# »Big O« notation

How the notation works, what it is used for, and examples for the most common time complexities (constant, linear, logarithmic, quadratic, and exponential) in JavaScript.

The »Big O« notation is used to describe the performance (i.e. the speed as well as the size of memory used) and complexity (i.e. the number of operations) of an algorithm based on the number of operations. It allows to make statements about how performant an algorithm is when the number of processed data increases and how the algorithm compares to other algorithms on a high level of abstraction. Algorithms can be compared independently of implementation details such as programming language, compiler, and hardware properties.

Most algorithms have a main parameter n, which specifies the number of elements of the data set to be processed. The most common complexities are as follows.

• Constant: O(1)
• Linear: O(n)
• Logarithmic: O(log n)
• Exponential: O(2n)

However, one should keep in mind that the »Big O« notation is only meaningful when the number of n elements is very high.

## Constant – O(1)

This is the best possible value/performance. It means that the algorithm always takes the same time, regardless of how much data has to be processed.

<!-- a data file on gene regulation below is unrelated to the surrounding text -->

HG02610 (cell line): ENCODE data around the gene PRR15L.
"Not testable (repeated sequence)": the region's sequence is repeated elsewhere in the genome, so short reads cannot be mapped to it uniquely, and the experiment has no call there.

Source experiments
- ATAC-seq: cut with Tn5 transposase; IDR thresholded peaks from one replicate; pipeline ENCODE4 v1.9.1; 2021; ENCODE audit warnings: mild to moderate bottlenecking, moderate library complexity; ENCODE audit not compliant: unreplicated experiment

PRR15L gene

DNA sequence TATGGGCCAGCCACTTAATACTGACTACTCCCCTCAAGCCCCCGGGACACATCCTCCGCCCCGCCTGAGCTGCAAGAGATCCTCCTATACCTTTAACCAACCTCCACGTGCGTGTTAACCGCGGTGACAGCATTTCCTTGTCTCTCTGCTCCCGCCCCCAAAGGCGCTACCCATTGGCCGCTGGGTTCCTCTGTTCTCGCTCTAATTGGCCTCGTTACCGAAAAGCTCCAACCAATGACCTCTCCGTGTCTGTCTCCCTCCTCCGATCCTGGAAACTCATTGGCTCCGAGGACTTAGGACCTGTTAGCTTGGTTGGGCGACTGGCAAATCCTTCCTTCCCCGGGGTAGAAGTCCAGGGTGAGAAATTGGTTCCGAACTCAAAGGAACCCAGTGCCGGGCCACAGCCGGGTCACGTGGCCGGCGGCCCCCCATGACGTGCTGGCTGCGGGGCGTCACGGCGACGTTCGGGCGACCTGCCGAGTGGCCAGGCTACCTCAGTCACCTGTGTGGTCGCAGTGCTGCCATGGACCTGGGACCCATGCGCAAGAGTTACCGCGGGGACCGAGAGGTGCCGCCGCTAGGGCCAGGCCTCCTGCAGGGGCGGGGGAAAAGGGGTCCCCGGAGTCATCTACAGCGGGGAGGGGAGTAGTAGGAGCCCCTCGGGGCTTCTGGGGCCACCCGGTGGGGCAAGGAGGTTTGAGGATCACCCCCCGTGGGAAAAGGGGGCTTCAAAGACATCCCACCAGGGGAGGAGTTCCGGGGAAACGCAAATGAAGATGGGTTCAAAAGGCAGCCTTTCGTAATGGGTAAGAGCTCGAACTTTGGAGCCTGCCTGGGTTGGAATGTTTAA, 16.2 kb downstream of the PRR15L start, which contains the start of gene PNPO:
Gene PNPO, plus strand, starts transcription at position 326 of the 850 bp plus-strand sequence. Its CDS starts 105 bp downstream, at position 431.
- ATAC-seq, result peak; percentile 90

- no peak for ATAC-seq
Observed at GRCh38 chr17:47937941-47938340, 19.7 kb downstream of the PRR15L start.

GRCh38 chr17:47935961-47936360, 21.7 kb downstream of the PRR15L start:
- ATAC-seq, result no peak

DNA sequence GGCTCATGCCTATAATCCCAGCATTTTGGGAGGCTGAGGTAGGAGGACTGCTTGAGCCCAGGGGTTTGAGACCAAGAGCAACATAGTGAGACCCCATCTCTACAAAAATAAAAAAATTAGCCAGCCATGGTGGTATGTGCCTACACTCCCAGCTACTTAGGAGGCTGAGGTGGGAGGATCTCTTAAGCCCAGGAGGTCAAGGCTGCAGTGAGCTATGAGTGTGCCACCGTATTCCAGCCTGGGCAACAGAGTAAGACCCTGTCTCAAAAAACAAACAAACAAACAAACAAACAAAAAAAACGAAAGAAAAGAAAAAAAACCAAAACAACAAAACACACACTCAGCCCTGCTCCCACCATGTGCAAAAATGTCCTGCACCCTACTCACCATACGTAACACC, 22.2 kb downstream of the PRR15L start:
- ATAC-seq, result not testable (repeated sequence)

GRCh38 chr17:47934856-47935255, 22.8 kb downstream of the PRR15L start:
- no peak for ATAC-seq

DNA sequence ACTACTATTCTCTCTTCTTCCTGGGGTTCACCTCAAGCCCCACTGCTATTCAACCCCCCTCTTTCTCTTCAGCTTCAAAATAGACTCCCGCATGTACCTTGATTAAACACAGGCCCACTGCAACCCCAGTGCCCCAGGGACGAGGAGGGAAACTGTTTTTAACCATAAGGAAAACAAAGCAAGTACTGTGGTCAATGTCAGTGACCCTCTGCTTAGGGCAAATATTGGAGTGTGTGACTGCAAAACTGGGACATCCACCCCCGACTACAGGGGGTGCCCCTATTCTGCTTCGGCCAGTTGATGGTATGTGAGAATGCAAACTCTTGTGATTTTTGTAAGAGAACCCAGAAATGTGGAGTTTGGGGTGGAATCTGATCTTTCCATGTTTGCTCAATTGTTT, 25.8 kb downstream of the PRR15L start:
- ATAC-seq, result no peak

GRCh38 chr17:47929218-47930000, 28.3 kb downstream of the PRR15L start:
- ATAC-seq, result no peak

The following example demonstrates this. We want to get the first item of an array. It doesn’t matter how big the input size is, it always takes the exact same amount of runtime to find that first element in the array.

``````const isFirstItemEmpty = (items: string[]): boolean => {
return items === '';
};
`````` ## Linear – O(n)

This algorithm has a good performance. Its performance grows in direct proportion to the size of the processed input data set. For example, doubling the amount of processed data leads to a doubling of the required time resp. the amount of computations.

The following example demonstrates this. We’re looping over an array to check for a value in there. The more elements there are in that array, the longer it will take to finish looping over it.

``````const isEmptyString = (item: string): boolean => {
return item === '';
};

const hasEmptyItem = (items: string[]): boolean => {
let result = false;
items.forEach(item => {
// `checkSomething` is executed for each item in the array
if (isEmptyString(item)) {
result = true;
}
});
return result;
};